Wednesday, 28 June 2017

The wild Arribes del Duero in Portugal and Spain

We had driven north from Vila Velha de Ródão with its towering cliffs known as the Portas do Ródão, where we had spent the night. The following morning we drove to Castelo Branco, and once again crossed the border into Spain, the sky blue, heat haze disfiguring the road as we passed through the Sierra de Gata, our destination La Alberca, high in the Sierra de la Peña de Francia, located
70 Kilometres South of Salamanca and also in the province of Salamanca in Castilla Y Leon.
The road is torturous, the air was cooler as we passed through the pine forest, gaining height, eventually the switchback bends delivered us into La Alberca.  

We awoke early the following morning, refreshed and ready to explore the town and breakfasted on an incredible local bread stuffed with Chorizo sausage.

After breakfast, we once again set out on another zigzagging road, this one spiralling us ever high towards the summit of Peña de Francia.

The views from the top of Peña de Francia, at 5666feet, 1727mtrs are far reaching.

Presumably, this sculptured window is a characterization of Simón Vela and his travels from
Santiago de Compostela via Salamanca to find the Peña de Francia.
It may just be Don Quixote!

Due to its height, the Peña de Francia is home to Alpine Accentors whose breeding grounds are usually above 1800mtrs.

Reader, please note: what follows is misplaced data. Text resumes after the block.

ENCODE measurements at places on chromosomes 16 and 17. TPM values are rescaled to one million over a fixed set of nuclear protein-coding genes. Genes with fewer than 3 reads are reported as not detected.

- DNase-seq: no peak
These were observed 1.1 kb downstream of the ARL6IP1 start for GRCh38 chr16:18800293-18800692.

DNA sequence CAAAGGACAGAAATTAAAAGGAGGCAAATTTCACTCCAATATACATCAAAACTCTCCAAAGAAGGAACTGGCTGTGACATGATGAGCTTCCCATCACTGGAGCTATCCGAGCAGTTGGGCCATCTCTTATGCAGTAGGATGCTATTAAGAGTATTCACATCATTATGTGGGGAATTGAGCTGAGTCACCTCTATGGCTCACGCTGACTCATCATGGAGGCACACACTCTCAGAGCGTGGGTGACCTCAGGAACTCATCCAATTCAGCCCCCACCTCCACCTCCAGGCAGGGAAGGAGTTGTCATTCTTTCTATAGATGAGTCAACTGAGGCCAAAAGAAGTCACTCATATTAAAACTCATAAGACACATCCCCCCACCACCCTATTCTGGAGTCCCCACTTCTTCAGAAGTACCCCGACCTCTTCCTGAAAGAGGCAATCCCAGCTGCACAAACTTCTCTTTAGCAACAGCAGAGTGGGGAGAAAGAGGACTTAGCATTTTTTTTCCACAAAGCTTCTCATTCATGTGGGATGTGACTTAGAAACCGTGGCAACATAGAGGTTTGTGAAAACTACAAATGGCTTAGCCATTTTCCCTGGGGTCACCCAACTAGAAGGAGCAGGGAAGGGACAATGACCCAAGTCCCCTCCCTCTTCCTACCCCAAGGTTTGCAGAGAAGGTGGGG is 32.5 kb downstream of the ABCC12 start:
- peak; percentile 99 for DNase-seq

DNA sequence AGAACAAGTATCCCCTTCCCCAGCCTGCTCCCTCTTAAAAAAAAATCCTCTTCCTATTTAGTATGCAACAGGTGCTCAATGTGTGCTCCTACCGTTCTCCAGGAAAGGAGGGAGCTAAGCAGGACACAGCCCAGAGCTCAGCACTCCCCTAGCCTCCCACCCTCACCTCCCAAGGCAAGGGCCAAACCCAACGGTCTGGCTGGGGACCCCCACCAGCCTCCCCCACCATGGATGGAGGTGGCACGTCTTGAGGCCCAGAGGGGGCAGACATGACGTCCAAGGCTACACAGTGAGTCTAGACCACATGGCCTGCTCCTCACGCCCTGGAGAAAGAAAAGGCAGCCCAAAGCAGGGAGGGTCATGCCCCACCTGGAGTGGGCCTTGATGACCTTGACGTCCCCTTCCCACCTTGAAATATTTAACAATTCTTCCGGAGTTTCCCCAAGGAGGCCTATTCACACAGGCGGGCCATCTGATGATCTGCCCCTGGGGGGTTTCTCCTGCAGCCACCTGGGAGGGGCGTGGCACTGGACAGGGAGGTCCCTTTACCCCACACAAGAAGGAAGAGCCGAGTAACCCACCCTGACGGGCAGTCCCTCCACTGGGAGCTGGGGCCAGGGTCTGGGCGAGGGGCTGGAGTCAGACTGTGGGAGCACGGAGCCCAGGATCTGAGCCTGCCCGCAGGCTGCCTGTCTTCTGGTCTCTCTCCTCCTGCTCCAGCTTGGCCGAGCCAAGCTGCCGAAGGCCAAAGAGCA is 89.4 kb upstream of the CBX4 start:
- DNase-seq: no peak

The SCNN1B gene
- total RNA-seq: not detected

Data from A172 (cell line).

They like barren areas and feed on Insects and seeds. It was certainly barren up there and I guess their main food source would have to be insects as there was barely a blade of grass.

Later in the day, we passed through Ciudad Rodrigo and into the arribes, the local name for the complex of Duero river gorges. Once again these canyons form the border between Portugal and Spain for close to 120 kilometres, and like the Rio Tajo gorges, they harbour important populations
of cliff-nesting birds.    

In both the above Photographs you can see the road that we had travelled, to access the canyon.

At the river level we used one of the giant dams to cross the border back into Portugal, so again you see Portugal on the left and Spain on the right. Swifts, Red Rumped and Barn Swallows hawk over the still water.

Positioned on top of an elevated outcrop, waiting to observe Vultures flying through the gorge, it was a surprise to see this Wren, so high!

The Griffon Vultures look Great in the late afternoon sunshine.

They just soared past just below our viewpoint.

Some of them starting to moult.

The following morning we were back early, just in time to catch a pair of Egyptian Vultures.

As the pair of Egyptian Vultures passed down the gorge the Griffon Vultures start to launch from their roost.

Some off the Griffons wait on the rocks for the early morning air to warm, before launching themselves off the cliff face.

We made slow progress, following as close as possible to the gorge, we were still in Portugal and Spain rising up across the water.

At times the roads and tracks had become so rutted and impossible to travel along we had to hike to the canyon.

Whilst walking we found This lovely Provence Hairstreak butterfly.

Two minutes later we found a Green Hairstreak.

The end of another great visit!

From here we would be travelling further North in Castilla y  León to start our search for the elusive
Iberian Wolf.